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In This World And The Next

by Yehudis Golshevsky

Reb Shimon b’Reb Ber, who met Rebbe Nachman on the day of the Rebbe’s wedding, was Rebbe Nachman’s very first disciple. Reb Shimon proved to be a faithful devotee and shamash (personal assistant) throughout the Rebbe’s years as a leader and teacher. One question was always on his lips: “Will I merit to be your shamash in the next world, too?” Rebbe Nachman never gave him a clear answer, though.

Once Reb Shimon appealed yet again to Rebbe Nachman for assurance that he would be worthy of attending him in the World to Come. He reminded his mentor of one of the best examples of the extent of his self-sacrifice on Rebbe Nachman’s behalf:

It happened when the two were traveling in a horse-drawn carriage with a number of other passengers. As the carriage began to descend downhill, one of the wheels broke away. Not only did the carriage begin to race uncontrollably, but the road itself was filled with obstacles and boulders. The danger grew from instant to instant and all of the passengers were in danger of their lives.

Without a thought for his own safety, Reb Shimon jumped out of the carriage and flung himself against the side of the vehicle. Using his own body as a support in place of the missing wheel, he raced with the carriage downhill to keep it from overturning.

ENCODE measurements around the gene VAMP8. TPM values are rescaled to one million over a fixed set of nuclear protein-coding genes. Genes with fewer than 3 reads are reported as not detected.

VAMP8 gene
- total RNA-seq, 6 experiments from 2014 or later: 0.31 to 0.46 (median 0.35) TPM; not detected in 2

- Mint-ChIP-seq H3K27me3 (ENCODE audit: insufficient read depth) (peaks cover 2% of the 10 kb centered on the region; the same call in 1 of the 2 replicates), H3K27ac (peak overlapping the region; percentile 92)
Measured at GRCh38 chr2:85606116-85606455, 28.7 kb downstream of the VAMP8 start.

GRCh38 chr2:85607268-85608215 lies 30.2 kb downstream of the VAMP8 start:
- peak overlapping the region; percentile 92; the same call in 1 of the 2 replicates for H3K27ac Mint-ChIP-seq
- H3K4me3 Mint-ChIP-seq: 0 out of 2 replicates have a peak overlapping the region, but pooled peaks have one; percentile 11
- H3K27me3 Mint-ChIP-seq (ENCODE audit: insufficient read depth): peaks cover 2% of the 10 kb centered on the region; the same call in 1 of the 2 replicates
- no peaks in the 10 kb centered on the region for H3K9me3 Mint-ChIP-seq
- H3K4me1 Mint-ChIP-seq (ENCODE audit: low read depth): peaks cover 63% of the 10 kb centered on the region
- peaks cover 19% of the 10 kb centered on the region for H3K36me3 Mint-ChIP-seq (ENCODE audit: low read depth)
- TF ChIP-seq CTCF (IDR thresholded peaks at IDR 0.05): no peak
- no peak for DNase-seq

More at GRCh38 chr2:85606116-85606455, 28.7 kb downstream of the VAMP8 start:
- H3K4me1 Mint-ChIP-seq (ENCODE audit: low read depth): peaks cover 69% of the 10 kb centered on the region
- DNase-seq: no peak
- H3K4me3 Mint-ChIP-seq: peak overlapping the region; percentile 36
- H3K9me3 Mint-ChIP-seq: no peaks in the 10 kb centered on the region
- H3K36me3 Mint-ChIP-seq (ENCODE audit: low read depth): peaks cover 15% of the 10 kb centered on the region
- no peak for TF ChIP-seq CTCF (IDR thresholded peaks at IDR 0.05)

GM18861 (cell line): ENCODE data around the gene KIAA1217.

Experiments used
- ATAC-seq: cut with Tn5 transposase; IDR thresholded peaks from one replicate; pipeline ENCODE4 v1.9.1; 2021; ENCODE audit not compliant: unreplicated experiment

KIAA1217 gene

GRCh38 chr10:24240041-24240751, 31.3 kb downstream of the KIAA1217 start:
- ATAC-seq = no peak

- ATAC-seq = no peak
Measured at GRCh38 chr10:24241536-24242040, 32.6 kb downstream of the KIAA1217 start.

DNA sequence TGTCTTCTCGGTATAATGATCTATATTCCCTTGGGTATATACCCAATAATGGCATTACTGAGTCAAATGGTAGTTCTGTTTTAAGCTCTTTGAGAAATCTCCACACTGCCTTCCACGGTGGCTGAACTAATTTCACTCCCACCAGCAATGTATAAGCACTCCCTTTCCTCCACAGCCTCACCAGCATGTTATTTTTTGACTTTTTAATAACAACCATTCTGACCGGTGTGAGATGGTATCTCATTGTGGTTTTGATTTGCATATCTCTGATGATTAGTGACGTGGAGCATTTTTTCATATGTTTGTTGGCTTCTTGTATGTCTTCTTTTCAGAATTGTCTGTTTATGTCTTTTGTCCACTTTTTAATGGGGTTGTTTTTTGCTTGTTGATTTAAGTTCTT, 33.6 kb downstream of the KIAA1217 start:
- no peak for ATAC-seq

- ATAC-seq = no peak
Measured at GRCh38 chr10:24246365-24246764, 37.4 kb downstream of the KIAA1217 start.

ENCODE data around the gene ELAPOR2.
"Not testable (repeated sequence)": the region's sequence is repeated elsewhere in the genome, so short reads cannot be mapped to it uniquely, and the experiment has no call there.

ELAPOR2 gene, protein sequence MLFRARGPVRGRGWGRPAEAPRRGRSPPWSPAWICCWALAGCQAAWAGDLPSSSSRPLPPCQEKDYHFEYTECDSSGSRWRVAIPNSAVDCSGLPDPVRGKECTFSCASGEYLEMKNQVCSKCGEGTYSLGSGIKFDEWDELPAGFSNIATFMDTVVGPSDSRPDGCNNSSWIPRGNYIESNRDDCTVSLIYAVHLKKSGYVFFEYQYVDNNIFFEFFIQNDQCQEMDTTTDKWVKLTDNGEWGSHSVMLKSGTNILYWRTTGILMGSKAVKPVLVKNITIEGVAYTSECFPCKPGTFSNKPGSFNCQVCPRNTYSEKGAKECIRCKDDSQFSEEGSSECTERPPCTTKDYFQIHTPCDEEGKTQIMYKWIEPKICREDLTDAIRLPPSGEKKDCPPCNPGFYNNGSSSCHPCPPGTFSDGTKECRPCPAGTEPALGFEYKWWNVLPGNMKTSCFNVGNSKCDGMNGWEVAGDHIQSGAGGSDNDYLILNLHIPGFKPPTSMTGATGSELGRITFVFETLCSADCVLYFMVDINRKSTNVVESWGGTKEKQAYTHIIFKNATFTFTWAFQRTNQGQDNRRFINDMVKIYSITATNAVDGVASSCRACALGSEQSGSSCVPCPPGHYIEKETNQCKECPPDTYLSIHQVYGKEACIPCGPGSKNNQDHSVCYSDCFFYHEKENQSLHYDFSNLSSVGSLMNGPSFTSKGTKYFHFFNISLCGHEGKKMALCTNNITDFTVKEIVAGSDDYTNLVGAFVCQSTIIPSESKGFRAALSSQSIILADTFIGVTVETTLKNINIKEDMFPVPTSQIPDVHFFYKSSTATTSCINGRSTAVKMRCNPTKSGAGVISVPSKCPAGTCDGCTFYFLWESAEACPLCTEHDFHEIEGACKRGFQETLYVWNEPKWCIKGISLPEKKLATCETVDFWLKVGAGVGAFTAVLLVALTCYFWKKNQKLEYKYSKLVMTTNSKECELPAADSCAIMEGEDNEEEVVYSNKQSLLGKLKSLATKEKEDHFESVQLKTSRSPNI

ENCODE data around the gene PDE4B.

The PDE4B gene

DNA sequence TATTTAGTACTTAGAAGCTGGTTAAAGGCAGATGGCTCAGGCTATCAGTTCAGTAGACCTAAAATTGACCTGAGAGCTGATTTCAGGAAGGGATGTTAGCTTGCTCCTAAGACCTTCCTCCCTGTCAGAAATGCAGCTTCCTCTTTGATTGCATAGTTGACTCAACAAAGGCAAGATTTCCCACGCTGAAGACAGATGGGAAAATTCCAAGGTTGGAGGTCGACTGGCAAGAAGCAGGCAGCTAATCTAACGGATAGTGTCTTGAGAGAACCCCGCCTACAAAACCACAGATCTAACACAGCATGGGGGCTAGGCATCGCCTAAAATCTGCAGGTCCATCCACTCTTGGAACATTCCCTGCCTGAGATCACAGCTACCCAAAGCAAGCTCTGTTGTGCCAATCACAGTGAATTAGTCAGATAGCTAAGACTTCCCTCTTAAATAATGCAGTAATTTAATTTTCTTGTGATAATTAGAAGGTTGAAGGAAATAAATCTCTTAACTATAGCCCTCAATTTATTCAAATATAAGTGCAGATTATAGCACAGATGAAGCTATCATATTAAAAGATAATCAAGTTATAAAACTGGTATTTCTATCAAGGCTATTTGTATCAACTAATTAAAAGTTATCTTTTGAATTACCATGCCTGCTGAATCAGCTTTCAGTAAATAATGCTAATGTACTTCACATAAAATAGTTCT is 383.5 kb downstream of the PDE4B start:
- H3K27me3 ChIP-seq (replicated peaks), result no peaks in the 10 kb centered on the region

“Rebbe, did I not save your life that time in the carriage? Is that not enough to guarantee me a place by your side in the next world?”

Rebbe Nachman smiled and nodded. “You’re right—that time, you really did well!” This was the Rebbe’s way of acknowledging the debt of gratitude that he owed his student. Nonetheless, he didn’t promise that Reb Shimon’s request would be granted.

Soon afterward Reb Shimon appeared again before Rebbe Nachman with his usual refrain, and this time the Rebbe didn’t refuse him.

“Since I saw you last, my righteous mother appeared to me in a dream and she took me to task for not agreeing to your request,” the Rebbe told him. “So I promise you that you will indeed be my shamash in both this world and the next.”

Rabbi Nachman of Tulchin, Reb Noson’s great student, would add, “And even Reb Noson was jealous of Reb Shimon for having received that kind of a promise from Rebbe Nachman!”

Based on Or HaOrot I, pp. 123-125

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